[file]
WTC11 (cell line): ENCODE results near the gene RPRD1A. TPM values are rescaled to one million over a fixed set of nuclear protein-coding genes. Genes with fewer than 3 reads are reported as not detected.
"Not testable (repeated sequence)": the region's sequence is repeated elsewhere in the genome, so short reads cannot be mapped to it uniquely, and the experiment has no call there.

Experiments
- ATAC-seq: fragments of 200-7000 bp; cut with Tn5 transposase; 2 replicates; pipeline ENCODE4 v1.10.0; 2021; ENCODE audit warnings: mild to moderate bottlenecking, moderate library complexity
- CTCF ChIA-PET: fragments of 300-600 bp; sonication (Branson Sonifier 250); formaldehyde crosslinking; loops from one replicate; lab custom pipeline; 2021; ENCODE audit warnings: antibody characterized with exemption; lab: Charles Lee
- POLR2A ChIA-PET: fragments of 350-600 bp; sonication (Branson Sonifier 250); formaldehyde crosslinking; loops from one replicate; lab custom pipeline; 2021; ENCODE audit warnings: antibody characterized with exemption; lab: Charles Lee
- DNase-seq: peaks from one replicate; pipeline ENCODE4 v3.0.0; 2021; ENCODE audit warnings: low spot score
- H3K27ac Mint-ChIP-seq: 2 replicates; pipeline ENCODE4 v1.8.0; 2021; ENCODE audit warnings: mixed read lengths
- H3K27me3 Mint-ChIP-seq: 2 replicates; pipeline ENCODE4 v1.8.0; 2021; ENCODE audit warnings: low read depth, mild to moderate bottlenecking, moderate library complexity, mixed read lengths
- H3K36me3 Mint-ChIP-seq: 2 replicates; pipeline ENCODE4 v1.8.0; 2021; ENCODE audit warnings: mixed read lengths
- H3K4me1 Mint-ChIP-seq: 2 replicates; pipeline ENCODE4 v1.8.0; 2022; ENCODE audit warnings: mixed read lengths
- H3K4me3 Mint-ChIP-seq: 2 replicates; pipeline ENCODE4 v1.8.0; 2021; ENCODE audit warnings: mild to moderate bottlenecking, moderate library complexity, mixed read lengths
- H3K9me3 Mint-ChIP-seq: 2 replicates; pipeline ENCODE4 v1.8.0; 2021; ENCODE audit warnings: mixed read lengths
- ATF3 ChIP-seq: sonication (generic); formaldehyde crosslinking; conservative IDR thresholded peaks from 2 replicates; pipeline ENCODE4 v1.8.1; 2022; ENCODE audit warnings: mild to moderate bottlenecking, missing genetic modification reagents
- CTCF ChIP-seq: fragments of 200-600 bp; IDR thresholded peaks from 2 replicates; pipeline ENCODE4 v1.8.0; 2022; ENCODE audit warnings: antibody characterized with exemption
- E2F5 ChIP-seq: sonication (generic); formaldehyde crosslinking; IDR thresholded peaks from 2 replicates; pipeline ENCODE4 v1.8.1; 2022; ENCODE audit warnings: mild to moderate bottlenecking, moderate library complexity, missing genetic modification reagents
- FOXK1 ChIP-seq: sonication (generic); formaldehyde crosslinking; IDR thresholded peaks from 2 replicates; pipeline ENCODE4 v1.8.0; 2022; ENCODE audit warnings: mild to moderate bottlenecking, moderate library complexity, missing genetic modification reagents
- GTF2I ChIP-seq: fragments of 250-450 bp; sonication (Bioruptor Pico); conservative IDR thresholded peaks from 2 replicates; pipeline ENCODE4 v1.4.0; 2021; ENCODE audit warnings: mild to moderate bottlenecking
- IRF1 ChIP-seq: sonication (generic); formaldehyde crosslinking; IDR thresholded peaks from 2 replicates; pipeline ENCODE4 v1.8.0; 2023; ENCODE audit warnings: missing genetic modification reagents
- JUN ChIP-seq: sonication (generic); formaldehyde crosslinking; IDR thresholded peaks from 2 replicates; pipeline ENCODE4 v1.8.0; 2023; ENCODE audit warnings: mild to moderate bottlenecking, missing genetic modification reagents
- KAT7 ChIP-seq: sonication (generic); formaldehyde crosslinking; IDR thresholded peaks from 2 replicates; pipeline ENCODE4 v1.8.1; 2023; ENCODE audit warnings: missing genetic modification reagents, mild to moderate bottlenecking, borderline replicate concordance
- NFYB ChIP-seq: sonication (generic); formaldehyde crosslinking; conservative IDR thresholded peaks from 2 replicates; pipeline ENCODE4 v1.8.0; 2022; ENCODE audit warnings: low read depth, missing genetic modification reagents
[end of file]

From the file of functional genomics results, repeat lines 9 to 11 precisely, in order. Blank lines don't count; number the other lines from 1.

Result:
- H3K27me3 Mint-ChIP-seq: 2 replicates; pipeline ENCODE4 v1.8.0; 2021; ENCODE audit warnings: low read depth, mild to moderate bottlenecking, moderate library complexity, mixed read lengths
- H3K36me3 Mint-ChIP-seq: 2 replicates; pipeline ENCODE4 v1.8.0; 2021; ENCODE audit warnings: mixed read lengths
- H3K4me1 Mint-ChIP-seq: 2 replicates; pipeline ENCODE4 v1.8.0; 2022; ENCODE audit warnings: mixed read lengths